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Int J Radiat Oncol Biol Phys. 2002 Jun 1;53(2):394-400.

Gemcitabine-induced radiation recall.

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Joint Center for Radiation Therapy, Harvard Medical School, Boston, MA, USA.



To study and report 6 patients with radiation recall in unique sites, secondary to gemcitabine chemotherapy.


The clinical presentations and outcomes of 6 patients with radiation recall secondary to gemcitabine chemotherapy were retrospectively analyzed over the course of a 1-year period.


Radiation recall reactions were seen in the central nervous system, skin, gastrointestinal tract, and in the lymphatic and musculoskeletal systems. The time between initiation of radiation and recall of the radiation phenomenon ranged from 3 weeks to 8 months from the time gemcitabine was initiated. The usual dosage of gemcitabine in these cases was 1000 mg/m(2) given on a weekly basis. No radiation therapy was given concomitantly with gemcitabine. Treatment of the recall reaction consisted of discontinuing gemcitabine and initiating steroid therapy, supportive therapy, and/or nonsteroidal anti-inflammatory agents. Minimal improvement was seen in 3 out of 6 patients, and resolution of the radiation recall was seen in 3 out of 6 patients. A comprehensive review of the literature revealed that radiation recall with gemcitabine has been related to skin reactions only; no previous cases of radiation recall occurring in the central nervous system have been reported with any chemotherapy agent.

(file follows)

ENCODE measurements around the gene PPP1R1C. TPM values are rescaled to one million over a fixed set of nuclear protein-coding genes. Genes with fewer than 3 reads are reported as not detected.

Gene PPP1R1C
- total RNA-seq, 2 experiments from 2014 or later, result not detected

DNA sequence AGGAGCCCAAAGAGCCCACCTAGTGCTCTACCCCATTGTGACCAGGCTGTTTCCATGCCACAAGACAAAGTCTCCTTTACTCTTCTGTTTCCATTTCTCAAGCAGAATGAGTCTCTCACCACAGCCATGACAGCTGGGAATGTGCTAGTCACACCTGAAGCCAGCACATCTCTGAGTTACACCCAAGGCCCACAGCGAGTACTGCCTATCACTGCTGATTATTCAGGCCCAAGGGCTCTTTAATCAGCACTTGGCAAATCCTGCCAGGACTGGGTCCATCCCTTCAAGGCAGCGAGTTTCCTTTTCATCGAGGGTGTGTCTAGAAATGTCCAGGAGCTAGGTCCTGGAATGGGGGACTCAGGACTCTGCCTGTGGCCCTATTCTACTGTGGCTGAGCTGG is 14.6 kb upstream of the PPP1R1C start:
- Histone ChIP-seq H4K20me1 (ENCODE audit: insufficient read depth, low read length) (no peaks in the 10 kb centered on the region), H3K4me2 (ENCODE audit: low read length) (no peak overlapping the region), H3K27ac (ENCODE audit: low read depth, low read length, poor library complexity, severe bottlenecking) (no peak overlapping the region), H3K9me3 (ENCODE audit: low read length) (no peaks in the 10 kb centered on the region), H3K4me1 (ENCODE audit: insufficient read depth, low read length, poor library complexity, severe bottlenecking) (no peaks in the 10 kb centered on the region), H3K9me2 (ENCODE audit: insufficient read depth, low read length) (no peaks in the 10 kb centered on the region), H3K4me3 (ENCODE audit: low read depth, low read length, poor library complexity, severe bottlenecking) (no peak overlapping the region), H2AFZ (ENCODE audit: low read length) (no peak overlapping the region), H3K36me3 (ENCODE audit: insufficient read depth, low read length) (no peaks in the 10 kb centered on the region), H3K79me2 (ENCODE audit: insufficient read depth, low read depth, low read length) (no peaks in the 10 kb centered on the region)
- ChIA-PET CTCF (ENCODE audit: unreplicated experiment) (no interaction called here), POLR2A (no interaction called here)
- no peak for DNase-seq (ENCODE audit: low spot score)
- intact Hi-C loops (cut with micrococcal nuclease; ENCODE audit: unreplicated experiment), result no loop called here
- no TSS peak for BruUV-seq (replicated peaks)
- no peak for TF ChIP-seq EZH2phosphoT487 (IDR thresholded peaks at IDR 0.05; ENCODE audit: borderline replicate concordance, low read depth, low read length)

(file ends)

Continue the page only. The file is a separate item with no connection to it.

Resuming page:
Radiation recall from gemcitabine chemotherapy is rare, but can potentially arise in any site that has been previously irradiated. Treating physicians must be aware of this potential toxicity from gemcitabine and radiation and discontinue the gemcitabine if radiation recall is observed.

[Indexed for MEDLINE]

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